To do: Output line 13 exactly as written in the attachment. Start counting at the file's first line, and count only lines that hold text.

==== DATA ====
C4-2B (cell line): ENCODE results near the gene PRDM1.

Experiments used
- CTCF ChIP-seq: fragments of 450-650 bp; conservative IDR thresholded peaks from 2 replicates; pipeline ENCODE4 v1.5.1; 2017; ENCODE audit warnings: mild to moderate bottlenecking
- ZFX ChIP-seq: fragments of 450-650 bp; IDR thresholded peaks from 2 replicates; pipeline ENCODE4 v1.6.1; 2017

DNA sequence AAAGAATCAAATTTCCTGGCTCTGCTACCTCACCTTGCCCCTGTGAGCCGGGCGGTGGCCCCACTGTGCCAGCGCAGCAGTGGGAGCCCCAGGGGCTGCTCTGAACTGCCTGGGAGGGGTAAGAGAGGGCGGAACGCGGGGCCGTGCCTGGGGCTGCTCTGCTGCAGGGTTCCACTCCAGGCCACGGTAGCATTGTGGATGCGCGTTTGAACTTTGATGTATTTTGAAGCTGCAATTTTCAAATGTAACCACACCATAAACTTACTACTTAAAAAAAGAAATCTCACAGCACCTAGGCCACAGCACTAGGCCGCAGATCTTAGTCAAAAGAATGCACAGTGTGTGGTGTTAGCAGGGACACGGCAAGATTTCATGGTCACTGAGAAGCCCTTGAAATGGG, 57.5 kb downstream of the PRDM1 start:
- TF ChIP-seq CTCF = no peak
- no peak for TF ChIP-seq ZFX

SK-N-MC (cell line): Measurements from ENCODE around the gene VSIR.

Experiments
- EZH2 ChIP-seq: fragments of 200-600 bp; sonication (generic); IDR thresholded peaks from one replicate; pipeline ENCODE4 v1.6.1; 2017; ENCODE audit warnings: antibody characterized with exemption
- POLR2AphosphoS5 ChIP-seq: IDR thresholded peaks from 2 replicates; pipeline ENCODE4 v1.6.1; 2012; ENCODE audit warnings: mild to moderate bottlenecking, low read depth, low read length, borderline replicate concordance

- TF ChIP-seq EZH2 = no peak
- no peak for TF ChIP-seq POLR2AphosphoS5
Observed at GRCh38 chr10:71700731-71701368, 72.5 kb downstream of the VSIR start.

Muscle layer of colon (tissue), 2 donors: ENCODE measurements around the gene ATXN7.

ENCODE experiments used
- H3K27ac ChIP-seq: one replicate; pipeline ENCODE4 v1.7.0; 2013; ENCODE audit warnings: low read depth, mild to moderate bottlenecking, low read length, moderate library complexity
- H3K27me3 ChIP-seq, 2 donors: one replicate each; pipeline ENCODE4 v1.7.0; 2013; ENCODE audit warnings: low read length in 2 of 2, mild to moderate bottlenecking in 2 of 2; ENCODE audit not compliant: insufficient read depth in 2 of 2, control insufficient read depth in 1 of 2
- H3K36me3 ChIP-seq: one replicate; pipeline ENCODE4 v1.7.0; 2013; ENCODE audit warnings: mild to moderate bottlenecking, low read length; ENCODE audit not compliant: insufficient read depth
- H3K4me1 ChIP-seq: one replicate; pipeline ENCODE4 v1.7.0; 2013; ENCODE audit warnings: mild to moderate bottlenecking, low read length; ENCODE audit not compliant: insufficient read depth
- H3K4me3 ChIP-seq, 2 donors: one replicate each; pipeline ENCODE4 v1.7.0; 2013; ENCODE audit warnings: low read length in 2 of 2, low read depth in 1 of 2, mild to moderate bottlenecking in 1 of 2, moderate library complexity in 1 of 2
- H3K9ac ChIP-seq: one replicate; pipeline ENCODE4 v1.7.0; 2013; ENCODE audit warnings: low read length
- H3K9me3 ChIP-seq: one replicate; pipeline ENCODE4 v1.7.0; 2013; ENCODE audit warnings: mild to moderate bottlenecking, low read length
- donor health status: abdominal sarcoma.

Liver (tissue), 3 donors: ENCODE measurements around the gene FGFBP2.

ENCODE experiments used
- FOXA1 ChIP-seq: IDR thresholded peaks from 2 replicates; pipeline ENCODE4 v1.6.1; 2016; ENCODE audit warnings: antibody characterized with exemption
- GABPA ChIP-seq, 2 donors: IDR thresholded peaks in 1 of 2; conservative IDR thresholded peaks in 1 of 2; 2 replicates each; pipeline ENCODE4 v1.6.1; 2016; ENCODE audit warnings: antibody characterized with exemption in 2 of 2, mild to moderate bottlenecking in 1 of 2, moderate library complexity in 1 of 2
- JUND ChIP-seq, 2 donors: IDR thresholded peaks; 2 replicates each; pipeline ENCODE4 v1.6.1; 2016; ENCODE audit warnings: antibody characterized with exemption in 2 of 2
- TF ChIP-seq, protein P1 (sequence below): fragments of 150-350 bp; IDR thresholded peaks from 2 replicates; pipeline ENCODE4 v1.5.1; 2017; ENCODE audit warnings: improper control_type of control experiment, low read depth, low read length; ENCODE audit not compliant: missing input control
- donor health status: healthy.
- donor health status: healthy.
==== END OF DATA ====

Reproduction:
- no peak for TF ChIP-seq POLR2AphosphoS5